Cloud SLAs and SLA metrics

Cloud SLAs in a hybrid, federated and multi-cloud environment consist of complexity and ambiguity, which leads to hidden cost and service level risks. Hybrid Cloud has a combination of public and private cloud platforms that have business services delivered via two or more dependant applications deployed to multiple platforms. The resultant SLAs in a Hybrid Cloud pattern, with public and private cloud service offerings having different SLAs present a service level risk to users in an enterprise. The business service they support may not have equivalent or higher service levels for those components deployed to public and private cloud [40], thus a conscious architectural decision regarding each applications placement and redundancy requirements is necessary to manage the service level risk.

With Hybrid Cloud platforms delivering business services, legacy application migration complexity increases due to differences in clouds’ offerings for networking, compute, storage options, service levels, redundancy, Recovery Time Objective (RTO) and Recovery Point Objective (RPO). As correctly identified in [12, 42], cloud migration is not simply a matter of replicating functionality in the cloud or porting an application to the cloud – it is also about ensuring that the associated non-functional requirements will be matched or exceeded. Hybrid cloud infrastructure service level requirements such as reliability, resilience, availability and recoverability require more than auto-scaling in cloud services to be met. It begins by selecting the fit for purpose cloud platform, service models and offerings for a business service, then adopting the architecture, redundancy, tools and techniques to measure and achieve them.

In the context of the CCCC framework, it provides decision support for application placement to public or private cloud based on application requirements and grouping of applications with technical and business dependencies to ensure these constraints are factored into the migration plans for the enterprise. When compared with other cloud migration frameworks [9, 14, 17, 24], little attention is paid to public versus private cloud decision support for legacy applications, nor the associated private cloud FVA to calculate a ROM for the projected cloud run costs, or include and capture redundancy costs where needed to meet highly available and redundant infrastructure requirements. The risk of the alternative approaches is without consideration of private cloud as a platform, public cloud may not be fit for purpose, nor financially viable, hence subjecting the enterprise adoption of cloud for legacy applications to service level risks, cost overruns, delays to cloud adoption and business disruption through the inability to meet the necessary SLA metrics.

CCCC framework

In this section, we present our CCCC framework. It extends our previously developed Cloud Decision Framework (CDF) [18,19,20], which provides decision support for single application placement onto a public or private cloud platform, to support enterprises in making their decision to adopt Cloud Computing for an application portfolio. The CDF supports the assessment of one application independently, whereas the CCCC framework supports the assessment of a suite or portfolio of applications in the context of application dependencies.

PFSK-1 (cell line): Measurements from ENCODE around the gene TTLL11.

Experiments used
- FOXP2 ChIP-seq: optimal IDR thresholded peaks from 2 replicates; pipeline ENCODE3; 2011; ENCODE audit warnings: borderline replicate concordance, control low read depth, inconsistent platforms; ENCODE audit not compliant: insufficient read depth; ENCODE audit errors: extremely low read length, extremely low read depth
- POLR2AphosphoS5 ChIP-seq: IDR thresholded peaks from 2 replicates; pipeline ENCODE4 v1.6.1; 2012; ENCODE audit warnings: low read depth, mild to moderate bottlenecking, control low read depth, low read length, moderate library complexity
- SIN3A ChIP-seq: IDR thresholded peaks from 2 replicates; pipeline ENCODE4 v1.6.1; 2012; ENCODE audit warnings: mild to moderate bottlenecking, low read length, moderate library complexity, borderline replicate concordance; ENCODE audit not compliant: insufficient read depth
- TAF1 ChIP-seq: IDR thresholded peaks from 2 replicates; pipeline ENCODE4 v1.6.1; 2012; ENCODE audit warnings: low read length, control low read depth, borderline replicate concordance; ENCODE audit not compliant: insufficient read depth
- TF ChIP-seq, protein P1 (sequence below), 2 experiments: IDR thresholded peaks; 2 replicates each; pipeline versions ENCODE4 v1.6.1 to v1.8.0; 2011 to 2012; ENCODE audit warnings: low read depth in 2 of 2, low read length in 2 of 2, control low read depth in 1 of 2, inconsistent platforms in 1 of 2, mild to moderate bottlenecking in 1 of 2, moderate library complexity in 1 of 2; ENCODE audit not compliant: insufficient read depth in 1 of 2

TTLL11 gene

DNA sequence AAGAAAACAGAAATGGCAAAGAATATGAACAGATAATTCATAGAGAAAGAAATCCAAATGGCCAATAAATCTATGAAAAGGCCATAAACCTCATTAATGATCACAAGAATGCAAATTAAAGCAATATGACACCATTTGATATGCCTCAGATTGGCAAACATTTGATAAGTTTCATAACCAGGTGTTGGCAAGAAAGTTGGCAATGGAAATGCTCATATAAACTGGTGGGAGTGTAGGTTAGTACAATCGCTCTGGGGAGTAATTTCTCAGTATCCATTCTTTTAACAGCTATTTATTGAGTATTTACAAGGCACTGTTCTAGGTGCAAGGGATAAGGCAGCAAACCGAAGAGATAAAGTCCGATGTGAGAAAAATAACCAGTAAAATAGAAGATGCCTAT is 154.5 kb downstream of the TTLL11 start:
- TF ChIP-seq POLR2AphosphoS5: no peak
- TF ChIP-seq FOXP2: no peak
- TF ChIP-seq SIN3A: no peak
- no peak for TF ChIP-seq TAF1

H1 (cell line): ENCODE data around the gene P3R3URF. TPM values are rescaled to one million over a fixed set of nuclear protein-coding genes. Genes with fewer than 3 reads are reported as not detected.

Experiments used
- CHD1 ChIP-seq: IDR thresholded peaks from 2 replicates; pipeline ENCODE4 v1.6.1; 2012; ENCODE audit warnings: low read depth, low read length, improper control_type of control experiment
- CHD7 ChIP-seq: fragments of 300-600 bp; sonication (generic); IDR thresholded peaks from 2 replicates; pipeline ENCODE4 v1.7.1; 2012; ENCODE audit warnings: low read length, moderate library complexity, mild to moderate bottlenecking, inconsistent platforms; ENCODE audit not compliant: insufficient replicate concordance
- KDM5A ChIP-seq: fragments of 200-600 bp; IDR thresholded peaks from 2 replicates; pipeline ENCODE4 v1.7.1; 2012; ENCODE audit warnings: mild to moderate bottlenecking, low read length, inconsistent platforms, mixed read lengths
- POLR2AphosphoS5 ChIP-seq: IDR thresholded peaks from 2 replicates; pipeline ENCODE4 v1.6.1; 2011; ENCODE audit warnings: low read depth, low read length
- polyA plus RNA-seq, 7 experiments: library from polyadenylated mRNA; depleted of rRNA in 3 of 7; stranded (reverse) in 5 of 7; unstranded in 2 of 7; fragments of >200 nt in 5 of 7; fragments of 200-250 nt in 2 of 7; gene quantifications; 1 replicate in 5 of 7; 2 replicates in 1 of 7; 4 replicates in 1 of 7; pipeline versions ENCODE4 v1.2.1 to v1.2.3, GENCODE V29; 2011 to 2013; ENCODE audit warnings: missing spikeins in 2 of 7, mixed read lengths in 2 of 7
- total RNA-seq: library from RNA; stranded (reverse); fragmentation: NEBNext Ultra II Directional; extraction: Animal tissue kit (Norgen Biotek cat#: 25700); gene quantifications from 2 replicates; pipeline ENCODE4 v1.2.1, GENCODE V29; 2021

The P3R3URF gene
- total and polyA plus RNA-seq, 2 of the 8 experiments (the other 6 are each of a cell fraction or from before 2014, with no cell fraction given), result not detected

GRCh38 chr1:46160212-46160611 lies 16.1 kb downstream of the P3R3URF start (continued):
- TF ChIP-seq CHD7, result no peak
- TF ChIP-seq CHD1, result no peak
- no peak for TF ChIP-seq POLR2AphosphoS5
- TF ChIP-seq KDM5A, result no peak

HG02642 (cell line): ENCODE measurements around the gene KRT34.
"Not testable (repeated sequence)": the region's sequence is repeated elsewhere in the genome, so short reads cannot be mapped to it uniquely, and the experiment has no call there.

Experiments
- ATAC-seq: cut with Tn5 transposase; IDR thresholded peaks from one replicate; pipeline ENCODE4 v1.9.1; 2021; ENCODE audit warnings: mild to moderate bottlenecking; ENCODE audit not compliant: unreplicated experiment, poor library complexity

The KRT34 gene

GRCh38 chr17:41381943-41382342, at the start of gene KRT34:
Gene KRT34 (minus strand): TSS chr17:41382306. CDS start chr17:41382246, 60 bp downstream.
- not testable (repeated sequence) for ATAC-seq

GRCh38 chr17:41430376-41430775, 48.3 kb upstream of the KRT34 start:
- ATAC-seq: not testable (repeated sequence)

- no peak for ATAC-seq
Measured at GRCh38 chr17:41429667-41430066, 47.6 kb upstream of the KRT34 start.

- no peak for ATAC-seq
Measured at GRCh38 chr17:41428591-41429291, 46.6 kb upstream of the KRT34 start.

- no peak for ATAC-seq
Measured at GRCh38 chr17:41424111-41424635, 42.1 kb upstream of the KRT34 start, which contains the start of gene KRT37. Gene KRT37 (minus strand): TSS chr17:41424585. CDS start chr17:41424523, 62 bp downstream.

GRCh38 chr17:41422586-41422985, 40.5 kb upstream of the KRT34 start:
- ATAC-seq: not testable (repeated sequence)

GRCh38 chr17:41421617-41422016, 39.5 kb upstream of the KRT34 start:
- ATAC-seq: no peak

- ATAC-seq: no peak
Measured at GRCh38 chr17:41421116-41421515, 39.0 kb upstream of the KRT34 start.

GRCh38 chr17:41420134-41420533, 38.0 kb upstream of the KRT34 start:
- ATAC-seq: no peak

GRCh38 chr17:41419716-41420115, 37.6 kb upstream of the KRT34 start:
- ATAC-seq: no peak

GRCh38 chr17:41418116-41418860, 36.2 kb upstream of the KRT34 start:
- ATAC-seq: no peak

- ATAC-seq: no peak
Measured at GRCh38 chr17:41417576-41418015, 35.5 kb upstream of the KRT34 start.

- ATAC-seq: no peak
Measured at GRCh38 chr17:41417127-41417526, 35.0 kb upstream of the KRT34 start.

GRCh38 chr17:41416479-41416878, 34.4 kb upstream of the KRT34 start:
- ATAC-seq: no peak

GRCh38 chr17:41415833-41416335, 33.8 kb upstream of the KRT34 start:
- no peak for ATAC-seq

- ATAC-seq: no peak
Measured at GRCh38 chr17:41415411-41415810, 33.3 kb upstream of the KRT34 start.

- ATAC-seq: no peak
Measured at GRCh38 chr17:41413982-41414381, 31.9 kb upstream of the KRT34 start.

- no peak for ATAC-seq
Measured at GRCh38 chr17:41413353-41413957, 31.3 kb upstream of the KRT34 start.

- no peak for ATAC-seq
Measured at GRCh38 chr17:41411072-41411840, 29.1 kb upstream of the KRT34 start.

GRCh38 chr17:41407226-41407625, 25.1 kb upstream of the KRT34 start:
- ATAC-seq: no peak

Cloud decision framework

The CDF uses Rule-based Reasoning (RBR) and Case-based Reasoning (CBR) to provide a cloud platform recommendation for a given application during the planning phase of cloud migration (see Fig. 1). Under normal circumstances, the RBR-based decision framework requires a business sponsor to identify a comprehensive criterion set with classifications to have a TPR provided. However, with the cloud platform decision moving towards business sponsors, it is unlikely that all the criteria in the framework will be known by the business SME for applicability or values because requirements gathering will not have been completed. When the cloud adopter is unsure of requirements or does not have access to complete information, our approach of combining RBR with CBR supports the cloud adopter in the elicitation of business requirements and cloud platform recommendation. The CBR technique uses the subset of known criteria to search the case history for similar cases and recommends the closest match to the user for adoption which includes the technical platform associated with the application requirements. As shown in Fig. 1, the decision-making process begins with the business SME developing a business case for cloud migration and requiring making a choice between multiple alternatives – traditional IT, private cloud, public cloud or combinations of them for their initiative. The decision-making process is an iterative one comprising the following three steps: Criteria Classification (CC) – a criteria can have the classification of ‘Required’ or ‘Optional’ from a cloud adopter or business SME perspective, Technical Platform Recommendation (TPR) – the resultant recommendation of public or private cloud based on the CC entries using Rules Based Reasoning (RBR), and Financial Viability Assessment (FVA) – generalised cloud run costs calculator that incorporates all the entries and formulas from service providers including the hidden costs of cloud computing.

Fig. 1

Cloud Decision Framework using RBR and CBR

Cloud computing considerations for companies (CCCC) framework overview